Over the past few weeks, I've embarked on a voyage to tackle the White Whale of classic literature. In other words, I'm finally reading Moby-Dick by Herman Melville for the very first time!
With a book of this magnitude, it's a given that your attention will wander from time to time. In fact, most people's eyes tend to glaze over anyway whenever I bring up the topic of reading Moby-Dick. Plainly put, it's not an easy read. Yes, there are bits that are funny and entertaining (no one loves reading aloud dialogue spoken by a crusty old captain more than I do), and Herman Melville was clearly a misunderstood genius, but that doesn't really make it any easier.
You never know what to expect when starting a new chapter of Moby-Dick. It might be humorous, or deeply philosophical, or both. You can touch on topics of religion, philosophy, and race in the breadth of a single chapter. And don't get me started on the quantities of new vocabulary words I never knew were even a part of the English language until now.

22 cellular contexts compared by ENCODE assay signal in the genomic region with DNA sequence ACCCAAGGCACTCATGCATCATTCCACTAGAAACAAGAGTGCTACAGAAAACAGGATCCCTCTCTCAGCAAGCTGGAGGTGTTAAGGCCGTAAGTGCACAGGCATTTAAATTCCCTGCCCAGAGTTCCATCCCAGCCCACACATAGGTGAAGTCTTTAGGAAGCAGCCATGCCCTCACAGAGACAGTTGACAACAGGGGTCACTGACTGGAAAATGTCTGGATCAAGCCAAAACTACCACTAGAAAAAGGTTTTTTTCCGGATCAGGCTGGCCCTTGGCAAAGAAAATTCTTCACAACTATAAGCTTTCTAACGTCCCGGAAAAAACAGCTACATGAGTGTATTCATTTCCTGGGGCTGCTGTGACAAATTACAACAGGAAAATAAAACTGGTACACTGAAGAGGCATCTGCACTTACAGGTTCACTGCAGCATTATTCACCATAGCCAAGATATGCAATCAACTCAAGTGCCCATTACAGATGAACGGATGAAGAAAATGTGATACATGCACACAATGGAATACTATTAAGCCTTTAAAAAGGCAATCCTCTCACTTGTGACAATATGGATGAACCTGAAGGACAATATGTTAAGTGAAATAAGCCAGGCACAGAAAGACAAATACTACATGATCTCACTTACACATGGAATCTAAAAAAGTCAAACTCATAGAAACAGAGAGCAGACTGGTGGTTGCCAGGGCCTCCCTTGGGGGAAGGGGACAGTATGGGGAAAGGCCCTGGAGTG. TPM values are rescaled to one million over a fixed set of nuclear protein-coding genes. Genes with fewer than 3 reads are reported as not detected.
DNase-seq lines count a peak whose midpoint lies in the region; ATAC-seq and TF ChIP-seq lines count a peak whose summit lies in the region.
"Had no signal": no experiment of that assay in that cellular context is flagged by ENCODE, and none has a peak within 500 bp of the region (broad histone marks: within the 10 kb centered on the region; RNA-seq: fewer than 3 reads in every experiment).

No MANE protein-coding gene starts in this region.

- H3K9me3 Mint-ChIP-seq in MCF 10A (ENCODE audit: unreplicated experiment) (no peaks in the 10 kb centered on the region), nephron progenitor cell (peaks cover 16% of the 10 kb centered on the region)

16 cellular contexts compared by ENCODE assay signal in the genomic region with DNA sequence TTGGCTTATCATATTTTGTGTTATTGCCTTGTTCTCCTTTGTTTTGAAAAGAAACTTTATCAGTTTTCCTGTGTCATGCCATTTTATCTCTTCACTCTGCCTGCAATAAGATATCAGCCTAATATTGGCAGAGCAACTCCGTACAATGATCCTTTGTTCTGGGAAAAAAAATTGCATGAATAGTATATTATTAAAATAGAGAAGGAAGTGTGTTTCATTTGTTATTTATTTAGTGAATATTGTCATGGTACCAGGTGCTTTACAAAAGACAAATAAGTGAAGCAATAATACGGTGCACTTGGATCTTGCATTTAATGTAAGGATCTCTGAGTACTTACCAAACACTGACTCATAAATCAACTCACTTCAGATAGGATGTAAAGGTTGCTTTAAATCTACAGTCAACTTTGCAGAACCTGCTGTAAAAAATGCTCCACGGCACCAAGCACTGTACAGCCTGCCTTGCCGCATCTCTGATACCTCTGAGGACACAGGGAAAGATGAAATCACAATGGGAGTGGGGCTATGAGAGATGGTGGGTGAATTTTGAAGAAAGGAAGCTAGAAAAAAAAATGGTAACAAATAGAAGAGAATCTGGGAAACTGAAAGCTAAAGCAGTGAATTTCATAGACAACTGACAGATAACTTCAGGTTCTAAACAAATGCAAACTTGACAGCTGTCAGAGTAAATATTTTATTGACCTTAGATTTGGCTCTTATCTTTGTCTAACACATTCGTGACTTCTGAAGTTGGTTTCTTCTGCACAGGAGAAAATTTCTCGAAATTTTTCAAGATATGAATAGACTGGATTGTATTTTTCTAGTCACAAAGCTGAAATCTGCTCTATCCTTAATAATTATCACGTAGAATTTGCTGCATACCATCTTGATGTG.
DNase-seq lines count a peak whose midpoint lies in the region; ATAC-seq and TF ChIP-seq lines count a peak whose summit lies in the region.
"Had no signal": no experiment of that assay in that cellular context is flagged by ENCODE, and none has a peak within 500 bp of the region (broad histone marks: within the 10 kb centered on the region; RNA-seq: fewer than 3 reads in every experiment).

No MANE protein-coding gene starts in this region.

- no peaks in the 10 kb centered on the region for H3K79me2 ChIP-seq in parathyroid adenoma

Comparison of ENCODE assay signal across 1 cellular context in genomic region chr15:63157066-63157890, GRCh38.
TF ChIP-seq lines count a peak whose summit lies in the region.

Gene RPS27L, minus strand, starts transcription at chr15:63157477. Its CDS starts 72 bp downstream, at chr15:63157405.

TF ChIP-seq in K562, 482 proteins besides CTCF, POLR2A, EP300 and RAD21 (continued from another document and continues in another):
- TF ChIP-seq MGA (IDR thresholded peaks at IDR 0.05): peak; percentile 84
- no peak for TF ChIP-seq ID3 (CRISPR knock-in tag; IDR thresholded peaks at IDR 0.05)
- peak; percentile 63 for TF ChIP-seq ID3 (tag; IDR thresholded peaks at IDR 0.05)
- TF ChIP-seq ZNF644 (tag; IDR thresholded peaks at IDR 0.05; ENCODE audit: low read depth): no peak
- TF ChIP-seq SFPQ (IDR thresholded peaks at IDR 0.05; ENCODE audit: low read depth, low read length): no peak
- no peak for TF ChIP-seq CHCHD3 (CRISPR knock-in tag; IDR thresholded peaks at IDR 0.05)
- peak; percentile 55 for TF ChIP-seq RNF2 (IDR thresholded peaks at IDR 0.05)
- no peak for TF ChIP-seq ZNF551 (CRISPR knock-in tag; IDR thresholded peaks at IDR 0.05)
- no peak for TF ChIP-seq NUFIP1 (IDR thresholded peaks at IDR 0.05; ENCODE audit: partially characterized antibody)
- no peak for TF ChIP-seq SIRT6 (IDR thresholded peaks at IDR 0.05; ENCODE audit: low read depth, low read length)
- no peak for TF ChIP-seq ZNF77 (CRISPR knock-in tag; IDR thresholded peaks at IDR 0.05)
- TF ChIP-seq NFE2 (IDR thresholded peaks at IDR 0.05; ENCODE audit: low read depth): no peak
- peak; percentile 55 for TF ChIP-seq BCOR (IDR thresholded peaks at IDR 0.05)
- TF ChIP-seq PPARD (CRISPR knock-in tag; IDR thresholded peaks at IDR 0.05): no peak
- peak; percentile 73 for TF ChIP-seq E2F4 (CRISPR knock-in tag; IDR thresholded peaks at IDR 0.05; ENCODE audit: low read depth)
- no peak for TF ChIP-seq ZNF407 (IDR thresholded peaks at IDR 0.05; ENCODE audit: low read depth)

With a book like Moby-Dick, you are forced to find creative ways to make sure it holds your interest. Shouting out the dialogues of old sea captains is one of my methods (you really should try it), but having famous people like Sir David Attenborough and Tilda Swinton read chapters of Moby-Dick out loud is definitely another great way to spark interest! (Alternatively, you could also hang your own Moby-Dick print from the Proseposters shop for some reading inspiration.)
The University of Plymouth has this amazing site called the Moby Dick Big Read. Each chapter is read by someone different, and features a piece of stunning artwork to really get you in the mood for whatever adventures the book may bring. Even if you've already read Moby-Dick before, this is a fun, and very cool way to tackle the book all over again.
Ready to set sail?